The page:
The Numismatic Bibliomania Society



The E-Sylum: Volume 22, Number 35, September 1, 2019, Article 29


There are plenty of studies around that discuss substances, diseases and miscellaneous filth to be found on coins and banknotes, but if you want something else to be afraid of, Smithsonian magazine published an article on The Great Book Scare. Here's an excerpt - see the complete article online for more images and craziness. -Editor

The Great Book Scare On September 12, 1895, a Nebraskan named Jessie Allan died of tuberculosis. Such deaths were a common occurrence at the turn of the 20th century, but Allan's case of "consumption" reportedly came from an unusual source. She was a librarian at the Omaha Public Library, and thanks to a common fear of the time, people worried that Allan's terminal illness may have come from a book.

Allan's death occurred during what is sometimes called the "great book scare." This scare, now mostly forgotten, was a frantic panic during the late 19th and early 20th centuries that contaminated books—particularly ones lent out from libraries—could spread deadly diseases. The panic sprung from "the public understanding of the causes of diseases as germs," says Annika Mann, a professor at Arizona State University and author of Reading Contagion: The Hazards of Reading in the Age of Print.

Librarians worried that Allan's death, which became a focal point of the scare, would dissuade people from borrowing books and lead to a decline in support for public libraries.

"Possibly there is some danger from this source; since the bacillus was discovered danger is found to lurk in places hitherto unsuspected," the Library Journal continues. "But the greater danger, perhaps, comes in over-estimating this source of danger and frightening people into a nervous condition."

Books were viewed as possible vehicles of disease transmission for several reasons. At a time when public libraries were relatively new, it was easy to worry about who had last handled a book and whether they might have been ill. Books that appeared to be benign might conceal diseases that could be unleashed "in the act of opening them," Mann says. People were concerned about health conditions caused by "inhaling book dust," Greenberg writes, and the possibility of "contracting cancer by coming in contact with malignant tissue expectorated upon the pages."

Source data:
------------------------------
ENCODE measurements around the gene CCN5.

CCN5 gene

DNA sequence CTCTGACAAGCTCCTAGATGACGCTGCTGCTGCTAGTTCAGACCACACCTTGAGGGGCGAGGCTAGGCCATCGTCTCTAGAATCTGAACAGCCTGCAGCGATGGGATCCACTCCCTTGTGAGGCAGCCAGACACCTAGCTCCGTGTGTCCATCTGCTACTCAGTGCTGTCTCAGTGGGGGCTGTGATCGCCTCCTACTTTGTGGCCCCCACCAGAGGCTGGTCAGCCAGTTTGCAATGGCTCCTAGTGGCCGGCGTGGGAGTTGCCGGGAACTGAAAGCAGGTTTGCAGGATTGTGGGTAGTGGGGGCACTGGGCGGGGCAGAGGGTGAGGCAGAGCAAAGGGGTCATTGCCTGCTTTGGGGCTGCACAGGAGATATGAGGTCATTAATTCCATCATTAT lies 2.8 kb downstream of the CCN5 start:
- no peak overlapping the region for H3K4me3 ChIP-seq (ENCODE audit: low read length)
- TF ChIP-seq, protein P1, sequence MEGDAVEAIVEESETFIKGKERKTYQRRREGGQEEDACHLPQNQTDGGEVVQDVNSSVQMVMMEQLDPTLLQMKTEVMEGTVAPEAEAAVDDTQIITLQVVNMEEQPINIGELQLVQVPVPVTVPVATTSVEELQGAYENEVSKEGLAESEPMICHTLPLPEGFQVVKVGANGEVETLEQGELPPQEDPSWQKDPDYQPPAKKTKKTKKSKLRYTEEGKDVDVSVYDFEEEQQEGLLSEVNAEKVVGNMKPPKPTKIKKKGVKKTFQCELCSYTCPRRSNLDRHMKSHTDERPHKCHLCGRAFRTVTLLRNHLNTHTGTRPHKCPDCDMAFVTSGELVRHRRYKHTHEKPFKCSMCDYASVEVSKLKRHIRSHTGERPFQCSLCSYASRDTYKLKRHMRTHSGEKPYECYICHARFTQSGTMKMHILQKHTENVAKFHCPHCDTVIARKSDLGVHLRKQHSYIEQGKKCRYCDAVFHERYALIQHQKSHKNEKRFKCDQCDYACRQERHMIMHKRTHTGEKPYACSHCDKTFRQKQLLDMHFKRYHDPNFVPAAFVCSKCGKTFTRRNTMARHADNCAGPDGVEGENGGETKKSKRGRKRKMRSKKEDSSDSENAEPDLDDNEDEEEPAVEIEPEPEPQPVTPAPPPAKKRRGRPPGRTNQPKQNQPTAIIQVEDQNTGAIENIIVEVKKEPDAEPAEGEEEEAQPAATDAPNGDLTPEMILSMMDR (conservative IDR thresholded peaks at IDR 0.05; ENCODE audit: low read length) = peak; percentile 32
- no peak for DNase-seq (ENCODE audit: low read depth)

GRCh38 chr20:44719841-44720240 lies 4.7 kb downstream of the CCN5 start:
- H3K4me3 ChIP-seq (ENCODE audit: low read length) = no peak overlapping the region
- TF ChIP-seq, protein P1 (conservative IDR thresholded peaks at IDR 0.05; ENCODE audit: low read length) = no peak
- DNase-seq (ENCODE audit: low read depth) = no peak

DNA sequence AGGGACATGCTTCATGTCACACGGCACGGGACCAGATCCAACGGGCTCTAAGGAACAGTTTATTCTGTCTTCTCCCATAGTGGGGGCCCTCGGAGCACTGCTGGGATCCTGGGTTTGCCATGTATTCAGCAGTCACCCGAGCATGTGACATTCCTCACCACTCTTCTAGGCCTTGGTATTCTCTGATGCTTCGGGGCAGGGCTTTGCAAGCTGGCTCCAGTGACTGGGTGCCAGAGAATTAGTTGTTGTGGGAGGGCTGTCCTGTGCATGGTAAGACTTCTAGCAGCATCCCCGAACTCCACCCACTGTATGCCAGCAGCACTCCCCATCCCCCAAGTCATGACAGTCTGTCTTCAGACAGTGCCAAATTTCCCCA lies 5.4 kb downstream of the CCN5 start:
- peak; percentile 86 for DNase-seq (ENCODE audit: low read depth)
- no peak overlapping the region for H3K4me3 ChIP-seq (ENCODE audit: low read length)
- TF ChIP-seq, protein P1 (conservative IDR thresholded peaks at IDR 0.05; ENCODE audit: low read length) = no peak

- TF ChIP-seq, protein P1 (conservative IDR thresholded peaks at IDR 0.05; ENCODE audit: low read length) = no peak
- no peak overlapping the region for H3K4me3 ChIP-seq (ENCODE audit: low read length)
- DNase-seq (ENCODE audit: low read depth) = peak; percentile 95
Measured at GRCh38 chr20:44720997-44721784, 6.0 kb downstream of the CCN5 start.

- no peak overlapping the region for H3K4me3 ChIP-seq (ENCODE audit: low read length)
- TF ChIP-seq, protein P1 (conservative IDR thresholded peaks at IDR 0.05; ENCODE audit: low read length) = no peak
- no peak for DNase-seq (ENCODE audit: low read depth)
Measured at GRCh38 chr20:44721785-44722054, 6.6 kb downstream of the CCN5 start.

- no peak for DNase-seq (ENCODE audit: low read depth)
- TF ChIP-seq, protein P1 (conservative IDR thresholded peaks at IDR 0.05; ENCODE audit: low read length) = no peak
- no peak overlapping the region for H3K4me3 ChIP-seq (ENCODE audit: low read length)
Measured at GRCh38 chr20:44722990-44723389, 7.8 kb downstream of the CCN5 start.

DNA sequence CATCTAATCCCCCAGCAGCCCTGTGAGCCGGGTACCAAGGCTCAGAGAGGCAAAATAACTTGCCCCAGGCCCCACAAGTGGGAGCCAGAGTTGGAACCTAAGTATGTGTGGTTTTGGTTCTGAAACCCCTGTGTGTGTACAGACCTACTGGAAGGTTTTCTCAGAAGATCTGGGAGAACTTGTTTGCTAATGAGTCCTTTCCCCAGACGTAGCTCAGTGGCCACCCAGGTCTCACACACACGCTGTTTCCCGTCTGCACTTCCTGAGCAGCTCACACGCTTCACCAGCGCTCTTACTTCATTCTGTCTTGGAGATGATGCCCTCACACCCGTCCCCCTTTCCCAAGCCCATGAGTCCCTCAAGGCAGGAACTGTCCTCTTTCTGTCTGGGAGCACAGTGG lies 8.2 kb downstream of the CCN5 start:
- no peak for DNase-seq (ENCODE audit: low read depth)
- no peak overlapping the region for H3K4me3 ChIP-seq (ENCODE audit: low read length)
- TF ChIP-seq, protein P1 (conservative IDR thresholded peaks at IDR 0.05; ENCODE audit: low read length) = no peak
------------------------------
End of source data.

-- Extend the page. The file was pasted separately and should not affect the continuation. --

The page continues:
In response to the panic, libraries were expected to disinfect books suspected of carrying diseases. Numerous methods were used for disinfecting books, including holding the books in vapor from "carbolic acid crystals heated in an oven" in Sheffield, England, and sterilization via "formaldehyde solution" in Pennsylvania, according to Greenberg. In New York, books were disinfected with steam. A study in Dresden, Germany, "revealed that soiled book pages rubbed with wet fingers yielded many microbes."

After much tribulation, reason eventually took hold. People began to question whether infection via books was a serious threat or simply an idea that has been spread through public fears. After all, librarians were not reporting higher illness rates as compared to other occupations, according to Greenberg. Librarians began to address the panic directly, "trying to defend the institution," Mann says, their attitude characterized by "a lack of fear."

In New York, political attempts during the spring of 1914 to have books disinfected en masse were roundly defeated after objections from the New York Public Library and a threat of "citywide protest." Elsewhere, the panic began to subside as well. Books that were previously thought to have been infected were lent again without further issue. In Britain, experiment after experiment by doctors and hygiene professors reported next to no chance of contracting a disease from a book. The panic was coming to an end.

To read the complete article, see:
When the Public Feared That Library Books Could Spread Deadly Diseases (

Wayne Homren, Editor

NBS ( Web

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